The six-year renovation of the Thurgood Marshall U.S. Courthouse at 40 Foley Square is nearing completion at a time when space is needed to accommodate a record number of federal judges in lower Manhattan.
Today, the U.S. Court of Appeals for the Second Circuit will hear its first oral arguments in the courthouse since the judges moved to temporary quarters across the street at the Daniel Patrick Moynihan U.S. Courthouse at 500 Pearl St. in December 2006, and the first of several Southern District judges will join their circuit colleagues in a building that has been completely rewired, relit and resecured.
Lobby of the Thurgood Marshall U.S. Courthouse, 40 Foley Square. See more photos.
The Neoclassical structure, designed by Cass Gilbert, was completed in 1935 and dedicated on Jan. 21, 1936. With nearly 1 million square-feet of space, it sits 38 stories high with a six-story base and three interior courtyards.
The renovations originally were budgeted by the General Services Administration for $229 million and ended up costing the GSA $317 million. That figure does not include add-ons that may come in the future from court budgets or from other agencies, such as the U.S. Marshals Service. The original cost for building the courthouse was $50 million.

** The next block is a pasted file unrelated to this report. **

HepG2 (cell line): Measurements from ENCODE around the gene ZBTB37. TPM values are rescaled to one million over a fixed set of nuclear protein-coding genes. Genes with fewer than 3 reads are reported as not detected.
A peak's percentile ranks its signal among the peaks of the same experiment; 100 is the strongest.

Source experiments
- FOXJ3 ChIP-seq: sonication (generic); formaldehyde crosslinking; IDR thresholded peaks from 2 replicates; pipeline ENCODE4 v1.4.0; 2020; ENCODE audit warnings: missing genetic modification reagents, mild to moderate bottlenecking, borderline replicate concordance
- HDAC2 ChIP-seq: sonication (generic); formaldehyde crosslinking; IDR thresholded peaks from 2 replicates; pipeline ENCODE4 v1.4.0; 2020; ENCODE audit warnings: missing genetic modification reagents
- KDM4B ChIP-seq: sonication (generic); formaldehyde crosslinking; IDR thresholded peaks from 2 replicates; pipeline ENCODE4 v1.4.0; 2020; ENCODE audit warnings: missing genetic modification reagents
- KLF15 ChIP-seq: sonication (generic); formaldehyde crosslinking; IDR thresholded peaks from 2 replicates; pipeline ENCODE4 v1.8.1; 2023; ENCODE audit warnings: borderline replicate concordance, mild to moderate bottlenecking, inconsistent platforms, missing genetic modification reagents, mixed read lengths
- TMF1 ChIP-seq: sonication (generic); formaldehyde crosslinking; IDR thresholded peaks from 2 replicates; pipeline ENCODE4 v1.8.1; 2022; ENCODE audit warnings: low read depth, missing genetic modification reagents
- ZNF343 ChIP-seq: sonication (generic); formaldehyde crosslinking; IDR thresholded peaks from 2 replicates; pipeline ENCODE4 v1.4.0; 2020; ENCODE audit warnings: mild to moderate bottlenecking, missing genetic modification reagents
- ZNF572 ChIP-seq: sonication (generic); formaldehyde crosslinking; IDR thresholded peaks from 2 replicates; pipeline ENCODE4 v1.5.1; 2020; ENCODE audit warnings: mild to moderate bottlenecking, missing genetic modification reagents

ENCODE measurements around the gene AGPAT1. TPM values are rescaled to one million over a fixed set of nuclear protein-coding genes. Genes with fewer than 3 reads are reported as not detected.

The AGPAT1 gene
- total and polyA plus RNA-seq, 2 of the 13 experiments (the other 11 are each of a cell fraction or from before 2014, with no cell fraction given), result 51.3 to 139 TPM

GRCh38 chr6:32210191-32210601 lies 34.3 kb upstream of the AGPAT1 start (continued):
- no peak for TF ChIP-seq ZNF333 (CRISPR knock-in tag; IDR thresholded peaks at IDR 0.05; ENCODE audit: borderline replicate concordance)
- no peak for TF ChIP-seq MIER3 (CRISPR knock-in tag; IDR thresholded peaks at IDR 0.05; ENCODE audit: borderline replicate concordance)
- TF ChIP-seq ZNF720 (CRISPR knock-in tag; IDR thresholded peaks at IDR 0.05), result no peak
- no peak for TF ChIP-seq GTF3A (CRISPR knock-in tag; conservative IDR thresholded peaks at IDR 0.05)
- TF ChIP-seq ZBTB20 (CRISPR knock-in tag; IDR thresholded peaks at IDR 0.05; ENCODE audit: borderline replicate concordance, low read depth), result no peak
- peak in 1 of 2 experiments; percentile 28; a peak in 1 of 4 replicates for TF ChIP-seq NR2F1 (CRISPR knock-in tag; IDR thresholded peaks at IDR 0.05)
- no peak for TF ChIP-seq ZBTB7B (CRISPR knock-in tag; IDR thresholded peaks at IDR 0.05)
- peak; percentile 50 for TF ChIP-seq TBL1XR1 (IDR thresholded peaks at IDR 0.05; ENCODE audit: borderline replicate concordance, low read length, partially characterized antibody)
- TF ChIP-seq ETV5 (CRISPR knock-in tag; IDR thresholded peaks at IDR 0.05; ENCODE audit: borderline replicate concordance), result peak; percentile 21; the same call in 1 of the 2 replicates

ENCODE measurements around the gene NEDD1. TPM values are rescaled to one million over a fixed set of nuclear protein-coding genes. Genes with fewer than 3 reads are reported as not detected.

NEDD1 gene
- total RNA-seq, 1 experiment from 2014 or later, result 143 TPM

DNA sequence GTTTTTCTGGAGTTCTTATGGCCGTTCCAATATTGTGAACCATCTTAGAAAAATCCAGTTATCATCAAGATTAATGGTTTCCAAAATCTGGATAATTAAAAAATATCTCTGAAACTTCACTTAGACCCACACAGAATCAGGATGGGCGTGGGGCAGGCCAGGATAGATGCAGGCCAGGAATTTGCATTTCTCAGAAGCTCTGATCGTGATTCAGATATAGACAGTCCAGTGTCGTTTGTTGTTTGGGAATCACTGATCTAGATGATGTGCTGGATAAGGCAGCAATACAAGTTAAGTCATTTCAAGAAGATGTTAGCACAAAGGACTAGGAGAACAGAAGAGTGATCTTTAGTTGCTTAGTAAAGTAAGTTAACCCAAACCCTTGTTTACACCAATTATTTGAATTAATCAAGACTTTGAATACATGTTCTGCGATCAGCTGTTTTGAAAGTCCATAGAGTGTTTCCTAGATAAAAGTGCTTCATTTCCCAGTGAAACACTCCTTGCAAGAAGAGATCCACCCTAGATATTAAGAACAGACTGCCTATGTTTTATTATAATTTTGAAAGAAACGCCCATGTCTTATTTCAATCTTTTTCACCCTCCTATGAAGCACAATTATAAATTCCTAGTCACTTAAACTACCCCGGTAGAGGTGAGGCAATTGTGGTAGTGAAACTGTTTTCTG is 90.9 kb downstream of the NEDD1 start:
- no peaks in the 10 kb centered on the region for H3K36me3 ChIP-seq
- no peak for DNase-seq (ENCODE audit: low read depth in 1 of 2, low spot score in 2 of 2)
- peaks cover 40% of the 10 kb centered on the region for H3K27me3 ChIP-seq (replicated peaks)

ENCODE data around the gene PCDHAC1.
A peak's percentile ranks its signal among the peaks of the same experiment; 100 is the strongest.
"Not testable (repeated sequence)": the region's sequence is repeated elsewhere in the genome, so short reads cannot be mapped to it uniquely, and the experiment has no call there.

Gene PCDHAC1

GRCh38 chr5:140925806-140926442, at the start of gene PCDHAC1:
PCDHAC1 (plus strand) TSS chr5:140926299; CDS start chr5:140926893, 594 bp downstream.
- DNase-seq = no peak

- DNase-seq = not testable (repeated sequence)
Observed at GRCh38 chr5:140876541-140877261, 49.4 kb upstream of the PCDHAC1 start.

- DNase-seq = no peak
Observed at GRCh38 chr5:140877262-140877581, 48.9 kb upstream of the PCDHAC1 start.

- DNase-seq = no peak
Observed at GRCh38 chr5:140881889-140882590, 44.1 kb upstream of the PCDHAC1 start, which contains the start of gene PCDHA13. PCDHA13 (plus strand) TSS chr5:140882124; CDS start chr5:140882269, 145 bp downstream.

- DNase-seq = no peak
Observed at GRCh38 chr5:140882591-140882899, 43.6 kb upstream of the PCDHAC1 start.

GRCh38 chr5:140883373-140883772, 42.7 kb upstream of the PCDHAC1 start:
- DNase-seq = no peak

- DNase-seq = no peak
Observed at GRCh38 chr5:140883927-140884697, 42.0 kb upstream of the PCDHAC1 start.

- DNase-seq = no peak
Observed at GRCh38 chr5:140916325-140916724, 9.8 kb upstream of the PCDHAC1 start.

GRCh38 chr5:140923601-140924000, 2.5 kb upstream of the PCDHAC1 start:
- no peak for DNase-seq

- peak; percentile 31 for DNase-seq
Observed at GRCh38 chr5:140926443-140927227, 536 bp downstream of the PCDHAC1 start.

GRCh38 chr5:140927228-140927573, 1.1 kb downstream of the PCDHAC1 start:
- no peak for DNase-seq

The project was due to be completed two years ago this month, but court officials long ago acknowledged the job would take longer than anticipated.
Chief Judge Dennis Jacobs will preside on today on one of two panels to hear arguments in the circuit's 15th and 17th floor courtrooms. Jacobs is now in the final year of his seven-year term as chief, with most of that time spent at 500 Pearl St.
"I'm windedthis is a huge project," Jacobs said with a smile. "I'm an architecture freak and New York's history is a passion, so for me it was a wonderful opportunity to be involved in the restoration of a New York landmark. This building was built by hand in the Depression and there is nothing prefabricated, nothing cookie cutter and that has added a lot of suffering to the whole process."
The historic courthouse is where federal prosecutors secured the convictions of Julius and Ethel Rosenberg, who were executed for spying for the Russians; and four of the men charged in the Osama bin Laden conspiracy that included the 1998 bombings of U.S. embassies in Kenya and Tanzania that killed 224 people and injured thousands.
By the late 1990s, problems with the infrastructure had to be addressedbad wiring, broken pipes and flooding, and an ancient heating system required a top-to-bottom fix, offering the opportunity to restore an architectural gem that was added to the National Register of Historic Places in 1987.